HGCA-funded research showing dormancy in blackgrass seed this autumn is likely to be high has confounded many arable advisers.

Mostly warm, dry weather during the Wimbledon fortnight in late June and early July when blackgrass seed matures has led to low dormancy in previous years.

But the average germination of the 37 samples tested from around the country this season was just 23%, similar to the levels seen in 2004 and 2007, when the overriding weather was cold and wet.

The prediction is that blackgrass germination will be slow, even with adequate seed-bed moisture, potentially reducing the usefulness of stale seed-beds. In low dormancy years seeds germinate readily when moisture is available, which helps growers remove blackgrass before crops are drilled.

This year’s weather from mid-June to mid-July was the most variable of all the years studied, Sarah Cook, project leader from ADAS, admits. “Generally the weather has been slightly warmer than the long-term average with a lower number of rain days, but there were 50% of weather stations wetter than average and 50% drier.”

That led to there being more variation in the middle 50% of the samples than is usually seen, says colleague James Clarke.

More analysis of the weather during mid-June to mid-July is likely to now be undertaken to see whether greater understanding of the result can be achieved, Mr Clarke adds. “The plant is certainly a greater assimilator of information than we are.”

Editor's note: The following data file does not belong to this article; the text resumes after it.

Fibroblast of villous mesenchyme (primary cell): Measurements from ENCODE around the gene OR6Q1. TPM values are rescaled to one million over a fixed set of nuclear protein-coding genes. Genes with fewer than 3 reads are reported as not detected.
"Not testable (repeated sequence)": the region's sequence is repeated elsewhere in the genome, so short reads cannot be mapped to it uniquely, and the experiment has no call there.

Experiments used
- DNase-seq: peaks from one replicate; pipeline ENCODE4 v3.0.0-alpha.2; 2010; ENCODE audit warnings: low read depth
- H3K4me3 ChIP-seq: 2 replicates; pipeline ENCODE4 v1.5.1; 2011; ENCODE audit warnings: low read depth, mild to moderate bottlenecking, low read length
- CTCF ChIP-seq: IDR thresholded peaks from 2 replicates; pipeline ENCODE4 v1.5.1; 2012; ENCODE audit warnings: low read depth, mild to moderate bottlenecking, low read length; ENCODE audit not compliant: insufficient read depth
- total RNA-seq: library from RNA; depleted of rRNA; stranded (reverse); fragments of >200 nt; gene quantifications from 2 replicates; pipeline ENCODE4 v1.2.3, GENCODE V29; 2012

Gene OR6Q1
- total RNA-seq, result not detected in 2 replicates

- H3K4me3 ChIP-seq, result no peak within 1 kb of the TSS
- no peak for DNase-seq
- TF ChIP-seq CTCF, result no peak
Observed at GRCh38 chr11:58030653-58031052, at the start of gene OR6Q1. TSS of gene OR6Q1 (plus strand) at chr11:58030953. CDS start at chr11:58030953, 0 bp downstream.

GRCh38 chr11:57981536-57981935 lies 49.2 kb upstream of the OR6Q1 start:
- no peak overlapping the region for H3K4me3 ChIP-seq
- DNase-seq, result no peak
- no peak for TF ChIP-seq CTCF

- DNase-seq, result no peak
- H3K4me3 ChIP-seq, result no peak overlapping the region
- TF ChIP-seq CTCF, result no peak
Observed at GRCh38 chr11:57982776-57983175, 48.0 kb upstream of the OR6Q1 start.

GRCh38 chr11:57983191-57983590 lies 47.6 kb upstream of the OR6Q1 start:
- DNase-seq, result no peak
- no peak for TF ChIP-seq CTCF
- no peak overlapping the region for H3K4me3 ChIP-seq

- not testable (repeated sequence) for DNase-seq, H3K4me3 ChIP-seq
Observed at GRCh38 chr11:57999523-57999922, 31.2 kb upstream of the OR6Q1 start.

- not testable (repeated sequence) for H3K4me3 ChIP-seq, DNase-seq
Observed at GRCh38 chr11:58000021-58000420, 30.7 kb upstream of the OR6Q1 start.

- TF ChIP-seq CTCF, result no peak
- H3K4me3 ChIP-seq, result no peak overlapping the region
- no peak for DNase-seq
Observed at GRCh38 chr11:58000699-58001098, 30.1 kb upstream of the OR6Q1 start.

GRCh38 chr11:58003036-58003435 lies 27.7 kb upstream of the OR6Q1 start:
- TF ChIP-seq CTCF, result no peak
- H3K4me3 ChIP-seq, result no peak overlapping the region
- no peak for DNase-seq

Early indications had prompted HGCA to suggest this year could be a low dormancy year in a news release asking for blackgrass seed samples in June, which combined with advisers memories of June weather, has left many surprised by the findings.

“Count me in as one of the confused,” Clare Bend of Masstock says. “My memory of June was that it wasn’t half bad, and the last time we had a dry, warm June dormancy was low.

“Arguably seed maturation might have been later this year, with later plantings, so maybe the weather in July had more effect.

“I’d also be interested in knowing where the majority of samples came from.”

Despite the finding she doesn’t think plans should change, particularly when it comes to stale seed-beds. “Growers should do everything possible to get blackgrass germinating [before drilling]. Even if it is only 23% germination it is still worth doing.

“After that you need to get a competitive crop, put the right variety into the worst fields, etc., and if you look at our trials from last year, when dormancy was high, the best time to spray Atlantis was still in November, as it has been every other year.”

ADAS dormant blackgrass management advice

Before drilling

  • Spray off any blackgrass that does emerge – might be less than in low dormancy year
  • Consider burying high blackgrass populations by ploughing

At drilling

  • Aim for competitive crop
  • Avoid cloddy seed-beds to maximise herbicide performance and reduce late emerging blackgrass
  • Don’t reduce crop seed rates where high populations expected

Herbicide strategies

  • Use robust pre-emergence herbicide to cover protracted emergence period
  • Post-em sprays could require residual component, although last year’s monitoring did not lead to spring flush of blackgrass
  • Apply post-em herbicides in conditions most suited to their activity